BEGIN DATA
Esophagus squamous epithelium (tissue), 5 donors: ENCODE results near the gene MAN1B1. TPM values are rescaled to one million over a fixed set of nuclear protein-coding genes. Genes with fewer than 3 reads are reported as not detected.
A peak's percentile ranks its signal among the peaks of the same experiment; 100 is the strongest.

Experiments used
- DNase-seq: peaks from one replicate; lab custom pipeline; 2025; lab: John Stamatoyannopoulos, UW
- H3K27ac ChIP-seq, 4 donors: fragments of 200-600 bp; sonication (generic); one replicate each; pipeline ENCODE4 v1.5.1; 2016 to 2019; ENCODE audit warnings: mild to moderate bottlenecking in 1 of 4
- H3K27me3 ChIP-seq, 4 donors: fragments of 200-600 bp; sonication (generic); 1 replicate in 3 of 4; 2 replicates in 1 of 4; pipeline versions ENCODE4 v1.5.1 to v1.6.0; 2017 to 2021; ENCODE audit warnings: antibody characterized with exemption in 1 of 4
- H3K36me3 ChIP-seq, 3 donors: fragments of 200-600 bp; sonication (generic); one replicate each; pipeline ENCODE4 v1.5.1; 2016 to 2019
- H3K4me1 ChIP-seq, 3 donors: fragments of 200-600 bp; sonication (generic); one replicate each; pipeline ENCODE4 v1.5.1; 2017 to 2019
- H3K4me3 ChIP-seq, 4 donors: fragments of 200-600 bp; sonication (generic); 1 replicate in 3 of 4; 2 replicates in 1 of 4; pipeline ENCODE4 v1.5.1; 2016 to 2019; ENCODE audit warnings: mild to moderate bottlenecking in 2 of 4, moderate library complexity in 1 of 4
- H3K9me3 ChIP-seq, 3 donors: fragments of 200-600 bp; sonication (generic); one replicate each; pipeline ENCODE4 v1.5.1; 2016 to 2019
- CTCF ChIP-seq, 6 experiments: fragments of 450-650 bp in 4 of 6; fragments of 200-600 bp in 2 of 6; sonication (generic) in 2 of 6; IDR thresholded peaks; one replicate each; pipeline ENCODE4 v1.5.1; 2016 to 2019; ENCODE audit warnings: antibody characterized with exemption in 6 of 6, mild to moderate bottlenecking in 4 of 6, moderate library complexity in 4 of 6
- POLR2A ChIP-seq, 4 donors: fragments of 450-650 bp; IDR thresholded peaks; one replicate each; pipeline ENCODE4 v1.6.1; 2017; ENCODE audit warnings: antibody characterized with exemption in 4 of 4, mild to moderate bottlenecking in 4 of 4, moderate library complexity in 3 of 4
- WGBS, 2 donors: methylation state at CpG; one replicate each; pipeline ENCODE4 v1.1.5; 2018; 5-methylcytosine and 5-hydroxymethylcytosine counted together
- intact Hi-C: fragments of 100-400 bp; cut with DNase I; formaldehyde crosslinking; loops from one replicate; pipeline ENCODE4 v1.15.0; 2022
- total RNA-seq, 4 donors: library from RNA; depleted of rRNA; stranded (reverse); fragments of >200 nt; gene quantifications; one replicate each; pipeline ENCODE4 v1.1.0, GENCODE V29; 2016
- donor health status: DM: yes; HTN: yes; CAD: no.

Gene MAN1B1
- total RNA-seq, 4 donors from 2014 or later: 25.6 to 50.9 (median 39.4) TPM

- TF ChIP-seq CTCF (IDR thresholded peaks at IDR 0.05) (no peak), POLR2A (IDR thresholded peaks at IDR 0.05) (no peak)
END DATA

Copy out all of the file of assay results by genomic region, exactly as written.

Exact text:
Esophagus squamous epithelium (tissue), 5 donors: ENCODE results near the gene MAN1B1. TPM values are rescaled to one million over a fixed set of nuclear protein-coding genes. Genes with fewer than 3 reads are reported as not detected.
A peak's percentile ranks its signal among the peaks of the same experiment; 100 is the strongest.

Experiments used
- DNase-seq: peaks from one replicate; lab custom pipeline; 2025; lab: John Stamatoyannopoulos, UW
- H3K27ac ChIP-seq, 4 donors: fragments of 200-600 bp; sonication (generic); one replicate each; pipeline ENCODE4 v1.5.1; 2016 to 2019; ENCODE audit warnings: mild to moderate bottlenecking in 1 of 4
- H3K27me3 ChIP-seq, 4 donors: fragments of 200-600 bp; sonication (generic); 1 replicate in 3 of 4; 2 replicates in 1 of 4; pipeline versions ENCODE4 v1.5.1 to v1.6.0; 2017 to 2021; ENCODE audit warnings: antibody characterized with exemption in 1 of 4
- H3K36me3 ChIP-seq, 3 donors: fragments of 200-600 bp; sonication (generic); one replicate each; pipeline ENCODE4 v1.5.1; 2016 to 2019
- H3K4me1 ChIP-seq, 3 donors: fragments of 200-600 bp; sonication (generic); one replicate each; pipeline ENCODE4 v1.5.1; 2017 to 2019
- H3K4me3 ChIP-seq, 4 donors: fragments of 200-600 bp; sonication (generic); 1 replicate in 3 of 4; 2 replicates in 1 of 4; pipeline ENCODE4 v1.5.1; 2016 to 2019; ENCODE audit warnings: mild to moderate bottlenecking in 2 of 4, moderate library complexity in 1 of 4
- H3K9me3 ChIP-seq, 3 donors: fragments of 200-600 bp; sonication (generic); one replicate each; pipeline ENCODE4 v1.5.1; 2016 to 2019
- CTCF ChIP-seq, 6 experiments: fragments of 450-650 bp in 4 of 6; fragments of 200-600 bp in 2 of 6; sonication (generic) in 2 of 6; IDR thresholded peaks; one replicate each; pipeline ENCODE4 v1.5.1; 2016 to 2019; ENCODE audit warnings: antibody characterized with exemption in 6 of 6, mild to moderate bottlenecking in 4 of 6, moderate library complexity in 4 of 6
- POLR2A ChIP-seq, 4 donors: fragments of 450-650 bp; IDR thresholded peaks; one replicate each; pipeline ENCODE4 v1.6.1; 2017; ENCODE audit warnings: antibody characterized with exemption in 4 of 4, mild to moderate bottlenecking in 4 of 4, moderate library complexity in 3 of 4
- WGBS, 2 donors: methylation state at CpG; one replicate each; pipeline ENCODE4 v1.1.5; 2018; 5-methylcytosine and 5-hydroxymethylcytosine counted together
- intact Hi-C: fragments of 100-400 bp; cut with DNase I; formaldehyde crosslinking; loops from one replicate; pipeline ENCODE4 v1.15.0; 2022
- total RNA-seq, 4 donors: library from RNA; depleted of rRNA; stranded (reverse); fragments of >200 nt; gene quantifications; one replicate each; pipeline ENCODE4 v1.1.0, GENCODE V29; 2016
- donor health status: DM: yes; HTN: yes; CAD: no.

Gene MAN1B1
- total RNA-seq, 4 donors from 2014 or later: 25.6 to 50.9 (median 39.4) TPM

- TF ChIP-seq CTCF (IDR thresholded peaks at IDR 0.05) (no peak), POLR2A (IDR thresholded peaks at IDR 0.05) (no peak)